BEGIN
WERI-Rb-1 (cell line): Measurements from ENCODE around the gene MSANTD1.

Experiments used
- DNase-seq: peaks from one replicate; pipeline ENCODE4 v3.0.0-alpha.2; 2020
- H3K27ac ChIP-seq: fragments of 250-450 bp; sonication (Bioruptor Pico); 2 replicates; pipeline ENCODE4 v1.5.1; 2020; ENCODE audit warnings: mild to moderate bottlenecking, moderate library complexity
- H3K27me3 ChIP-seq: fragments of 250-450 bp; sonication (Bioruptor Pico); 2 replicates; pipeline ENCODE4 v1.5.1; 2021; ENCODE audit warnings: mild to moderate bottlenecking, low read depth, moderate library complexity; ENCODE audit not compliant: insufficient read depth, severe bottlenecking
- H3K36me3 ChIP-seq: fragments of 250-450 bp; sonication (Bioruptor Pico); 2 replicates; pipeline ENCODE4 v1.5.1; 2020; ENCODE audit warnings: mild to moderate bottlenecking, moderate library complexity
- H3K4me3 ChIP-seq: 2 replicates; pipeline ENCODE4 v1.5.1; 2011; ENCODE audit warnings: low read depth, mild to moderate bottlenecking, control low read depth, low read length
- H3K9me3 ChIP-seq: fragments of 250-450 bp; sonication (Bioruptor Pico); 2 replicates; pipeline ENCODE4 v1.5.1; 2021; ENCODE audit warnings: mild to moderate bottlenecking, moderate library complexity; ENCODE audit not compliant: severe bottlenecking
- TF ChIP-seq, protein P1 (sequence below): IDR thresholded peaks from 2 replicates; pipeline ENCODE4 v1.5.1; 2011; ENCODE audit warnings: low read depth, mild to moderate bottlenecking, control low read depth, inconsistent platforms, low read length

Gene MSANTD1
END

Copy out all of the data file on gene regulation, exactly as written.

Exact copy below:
WERI-Rb-1 (cell line): Measurements from ENCODE around the gene MSANTD1.

Experiments used
- DNase-seq: peaks from one replicate; pipeline ENCODE4 v3.0.0-alpha.2; 2020
- H3K27ac ChIP-seq: fragments of 250-450 bp; sonication (Bioruptor Pico); 2 replicates; pipeline ENCODE4 v1.5.1; 2020; ENCODE audit warnings: mild to moderate bottlenecking, moderate library complexity
- H3K27me3 ChIP-seq: fragments of 250-450 bp; sonication (Bioruptor Pico); 2 replicates; pipeline ENCODE4 v1.5.1; 2021; ENCODE audit warnings: mild to moderate bottlenecking, low read depth, moderate library complexity; ENCODE audit not compliant: insufficient read depth, severe bottlenecking
- H3K36me3 ChIP-seq: fragments of 250-450 bp; sonication (Bioruptor Pico); 2 replicates; pipeline ENCODE4 v1.5.1; 2020; ENCODE audit warnings: mild to moderate bottlenecking, moderate library complexity
- H3K4me3 ChIP-seq: 2 replicates; pipeline ENCODE4 v1.5.1; 2011; ENCODE audit warnings: low read depth, mild to moderate bottlenecking, control low read depth, low read length
- H3K9me3 ChIP-seq: fragments of 250-450 bp; sonication (Bioruptor Pico); 2 replicates; pipeline ENCODE4 v1.5.1; 2021; ENCODE audit warnings: mild to moderate bottlenecking, moderate library complexity; ENCODE audit not compliant: severe bottlenecking
- TF ChIP-seq, protein P1 (sequence below): IDR thresholded peaks from 2 replicates; pipeline ENCODE4 v1.5.1; 2011; ENCODE audit warnings: low read depth, mild to moderate bottlenecking, control low read depth, inconsistent platforms, low read length

Gene MSANTD1